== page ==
Climate change and the question of science
By Andy May – April 21, 2022
Promoters of the human-caused climate-change narrative sometimes ask skeptics if they believe in evolution or gravity.
It is a way of ridiculing the skepticism. In contrast, the assertions of climate alarmists are presented as equivalent to the thinking of Isaac Newton, Charles Darwin, and Albert Einstein — that is to say, unassailable. Tornados, hurricanes, mid-winter thaws, 100-degree days, cold snaps, droughts, and flooding creeks are all presented as evidence of human-caused climate change — as proof that human emissions of carbon dioxide are leading to an overheated planet.
The famous philosopher, Karl Popper, would say that these meteorological events do not support human-caused climate change because none of them can falsify the idea. If every event supports an idea, and no event can falsify it, the idea is not a scientific hypothesis. Popper’s examples of pseudoscience included Karl Marx’s theory of history. He observed that “a Marxist could not open a newspaper without finding on every page, confirming evidence” for the theory. Sigmund Freud’s theories were the same; every clinical case confirmed his ideas. A hypothesis that is not refutable by any conceivable event is not scientific. Popper asked himself in 1919 how Marxism, Freud, and astrology differed from truly scientific ideas, such as Newton’s law of gravity or Einstein’s theory of relativity. He realized that the latter could be tested and proven false. He was inspired by Frank Dyson, Andrew Crommelin, and Arthur Eddington’s confirmation of Einstein’s theory during the 1919 solar eclipse.
Einstein’s theory predicted that starlight would curve around the sun due to gravity. Newton’s law predicted a much smaller deflection. Their observations during the eclipse showed that it happened exactly as Einstein predicted. This was the first real confirmation of Einstein’s theory, and it was based on a risky prediction. A confirmation of a theory must include a risky prediction of things that either can or cannot happen if the theory is true. Theories should predict and preclude things, and the more they preclude, the better. Confirmations are not proof, but they permit theories to survive. Popper draws a bright line between science and pseudoscience. The line is falsification. Pseudoscientific ideas cannot be falsified.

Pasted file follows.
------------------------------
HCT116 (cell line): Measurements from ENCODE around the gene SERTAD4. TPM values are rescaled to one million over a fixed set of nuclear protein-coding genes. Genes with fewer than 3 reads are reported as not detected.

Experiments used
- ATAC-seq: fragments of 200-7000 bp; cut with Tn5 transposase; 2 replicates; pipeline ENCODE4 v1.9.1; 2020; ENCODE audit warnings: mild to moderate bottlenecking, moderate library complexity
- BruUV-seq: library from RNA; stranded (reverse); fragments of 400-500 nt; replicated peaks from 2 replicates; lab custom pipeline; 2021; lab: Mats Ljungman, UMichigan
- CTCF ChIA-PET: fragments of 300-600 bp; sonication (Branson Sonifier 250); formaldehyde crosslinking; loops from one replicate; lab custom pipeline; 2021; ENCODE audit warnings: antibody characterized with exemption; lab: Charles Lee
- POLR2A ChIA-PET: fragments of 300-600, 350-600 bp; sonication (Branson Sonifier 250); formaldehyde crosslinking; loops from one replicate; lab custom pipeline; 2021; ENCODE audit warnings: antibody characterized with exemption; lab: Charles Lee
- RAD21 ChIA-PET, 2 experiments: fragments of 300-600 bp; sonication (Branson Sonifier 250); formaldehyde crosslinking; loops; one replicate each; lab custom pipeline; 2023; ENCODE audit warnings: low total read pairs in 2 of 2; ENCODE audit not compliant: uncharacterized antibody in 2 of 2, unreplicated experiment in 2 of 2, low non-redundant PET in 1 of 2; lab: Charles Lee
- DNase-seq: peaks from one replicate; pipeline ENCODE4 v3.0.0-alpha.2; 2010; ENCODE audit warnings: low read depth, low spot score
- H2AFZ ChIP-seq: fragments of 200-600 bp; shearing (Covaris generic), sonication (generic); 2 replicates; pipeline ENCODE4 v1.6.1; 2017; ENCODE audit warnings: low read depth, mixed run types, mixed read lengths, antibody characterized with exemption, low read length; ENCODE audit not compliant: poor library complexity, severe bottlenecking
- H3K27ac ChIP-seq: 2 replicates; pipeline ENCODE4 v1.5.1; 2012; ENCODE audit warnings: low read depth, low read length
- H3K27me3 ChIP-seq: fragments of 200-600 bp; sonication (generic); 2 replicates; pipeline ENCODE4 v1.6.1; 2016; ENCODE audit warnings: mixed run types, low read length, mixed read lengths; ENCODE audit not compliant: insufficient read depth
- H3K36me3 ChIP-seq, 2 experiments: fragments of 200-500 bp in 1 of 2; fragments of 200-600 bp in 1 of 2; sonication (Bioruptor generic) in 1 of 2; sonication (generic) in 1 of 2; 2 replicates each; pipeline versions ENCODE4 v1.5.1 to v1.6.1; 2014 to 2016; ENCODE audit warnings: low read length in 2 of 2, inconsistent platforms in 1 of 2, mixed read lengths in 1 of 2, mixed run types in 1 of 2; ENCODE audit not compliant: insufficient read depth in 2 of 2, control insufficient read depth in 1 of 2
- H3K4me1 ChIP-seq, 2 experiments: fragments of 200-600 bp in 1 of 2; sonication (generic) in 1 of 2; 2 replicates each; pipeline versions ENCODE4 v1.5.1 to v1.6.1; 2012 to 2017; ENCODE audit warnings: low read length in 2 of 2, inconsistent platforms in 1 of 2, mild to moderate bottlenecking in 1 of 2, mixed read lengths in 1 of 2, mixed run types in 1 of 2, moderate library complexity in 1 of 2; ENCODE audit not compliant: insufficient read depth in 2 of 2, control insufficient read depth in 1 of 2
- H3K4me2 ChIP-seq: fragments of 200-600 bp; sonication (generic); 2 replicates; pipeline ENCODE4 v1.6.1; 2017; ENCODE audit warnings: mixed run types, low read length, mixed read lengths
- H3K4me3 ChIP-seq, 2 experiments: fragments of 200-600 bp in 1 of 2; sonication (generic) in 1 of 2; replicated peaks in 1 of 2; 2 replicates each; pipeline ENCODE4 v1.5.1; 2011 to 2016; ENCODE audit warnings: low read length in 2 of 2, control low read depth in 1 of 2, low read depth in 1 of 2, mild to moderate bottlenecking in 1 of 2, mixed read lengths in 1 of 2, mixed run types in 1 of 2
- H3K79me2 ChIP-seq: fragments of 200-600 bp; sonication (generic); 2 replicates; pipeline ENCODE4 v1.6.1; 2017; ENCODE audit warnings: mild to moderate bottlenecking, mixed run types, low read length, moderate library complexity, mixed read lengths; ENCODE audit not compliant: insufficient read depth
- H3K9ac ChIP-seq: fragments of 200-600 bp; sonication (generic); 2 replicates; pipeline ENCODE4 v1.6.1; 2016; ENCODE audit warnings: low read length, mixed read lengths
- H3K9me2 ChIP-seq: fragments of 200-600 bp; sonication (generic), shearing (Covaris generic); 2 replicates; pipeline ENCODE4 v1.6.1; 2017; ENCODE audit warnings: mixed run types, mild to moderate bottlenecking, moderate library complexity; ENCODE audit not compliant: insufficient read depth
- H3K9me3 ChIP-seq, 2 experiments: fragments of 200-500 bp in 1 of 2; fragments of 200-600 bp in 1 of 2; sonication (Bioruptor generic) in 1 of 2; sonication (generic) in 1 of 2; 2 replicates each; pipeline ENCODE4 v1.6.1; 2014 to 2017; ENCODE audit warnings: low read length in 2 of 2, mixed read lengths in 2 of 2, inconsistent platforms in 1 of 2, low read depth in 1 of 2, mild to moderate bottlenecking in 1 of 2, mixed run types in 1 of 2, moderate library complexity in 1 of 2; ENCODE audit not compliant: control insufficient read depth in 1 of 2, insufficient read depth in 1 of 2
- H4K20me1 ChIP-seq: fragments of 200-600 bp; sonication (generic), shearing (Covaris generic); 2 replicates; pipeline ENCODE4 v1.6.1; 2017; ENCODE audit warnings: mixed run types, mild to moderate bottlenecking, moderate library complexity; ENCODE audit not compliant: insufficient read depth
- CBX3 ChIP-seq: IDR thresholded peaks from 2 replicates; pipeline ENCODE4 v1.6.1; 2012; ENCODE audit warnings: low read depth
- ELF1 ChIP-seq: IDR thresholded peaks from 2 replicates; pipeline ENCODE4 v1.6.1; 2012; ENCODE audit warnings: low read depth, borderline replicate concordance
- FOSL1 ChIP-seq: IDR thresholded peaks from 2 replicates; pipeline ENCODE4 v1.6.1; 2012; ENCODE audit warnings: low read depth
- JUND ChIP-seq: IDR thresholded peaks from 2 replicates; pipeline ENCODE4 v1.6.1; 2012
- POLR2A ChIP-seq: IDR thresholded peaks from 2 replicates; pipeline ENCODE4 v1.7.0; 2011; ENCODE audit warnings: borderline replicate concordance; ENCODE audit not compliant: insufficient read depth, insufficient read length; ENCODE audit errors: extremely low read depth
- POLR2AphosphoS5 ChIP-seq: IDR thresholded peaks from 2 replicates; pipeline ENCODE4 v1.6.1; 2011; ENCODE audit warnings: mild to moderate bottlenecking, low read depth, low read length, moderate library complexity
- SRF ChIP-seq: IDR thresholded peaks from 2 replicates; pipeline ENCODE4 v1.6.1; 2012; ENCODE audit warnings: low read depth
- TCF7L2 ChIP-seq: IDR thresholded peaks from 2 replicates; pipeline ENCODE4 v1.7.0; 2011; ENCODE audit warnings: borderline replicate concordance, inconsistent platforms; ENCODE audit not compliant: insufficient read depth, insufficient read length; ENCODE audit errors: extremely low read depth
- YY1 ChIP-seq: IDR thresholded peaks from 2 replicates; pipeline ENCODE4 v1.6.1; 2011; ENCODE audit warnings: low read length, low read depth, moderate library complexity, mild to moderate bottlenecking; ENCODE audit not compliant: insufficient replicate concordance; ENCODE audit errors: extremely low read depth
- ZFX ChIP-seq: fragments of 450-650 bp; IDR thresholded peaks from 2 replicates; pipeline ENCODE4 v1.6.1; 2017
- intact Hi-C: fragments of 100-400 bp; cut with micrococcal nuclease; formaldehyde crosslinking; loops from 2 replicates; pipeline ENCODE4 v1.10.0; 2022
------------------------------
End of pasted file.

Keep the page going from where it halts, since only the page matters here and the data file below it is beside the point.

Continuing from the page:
Consider that Newton provided us with his descriptive “Law of Gravitation.” Newton’s law tells us what gravity does, and it is useful, but it tells us nothing about how it works. For that, we need Einstein’s theory of relativity. The only exceptions thus far identified to Newton’s descriptive law of gravity (based on mass and distance) are found on solar-system-sized scales, near black holes, and on small atomic scales. In everyday life on Earth, Newton’s Law works fine. No exceptions to Einstein’s theory of gravity have been identified on any scale.
How about evolution? Species evolve; we can see that in the geological record. We can also watch it happen in some quickly reproducing species. Thus, we could describe evolution as a fact. It happens, but we cannot describe how without more work. Early theories of the evolutionary process include Darwin’s theory of natural selection and Jean-Baptiste Lamarck’s theory of heritable species adaptation due to external environmental stresses. Current epigenetic research shows that Darwin and Lamarck were both right and that evolution involves both processes. As science progresses, well-established facts and scientific laws rarely change, but theories evolve. Facts and laws are easily dismissed when contradictory data are gathered and, sometimes, reinstated as we learn more. The modern theory of evolution is a good example of two competing theories that eventually merged into one.
Both hypotheses and theories must be falsifiable. “Climate change” is not falsifiable. It is not scientific. Popper would describe “climate change” as pseudoscience since any weather event can be, and often is, interpreted as supporting the idea (much like the Marxist with his newspaper). Science is mostly skepticism. We try to find flaws; we check numbers. Science done properly is spending more time proving ourselves and others wrong than proving ourselves right. Scientists rarely win popularity contests — and should not try to.
Andy May is a petrophysicist, paleoclimate expert, and member of the CO2 Coalition.
This commentary was first published on April 21, 2022 at the Washington Examiner.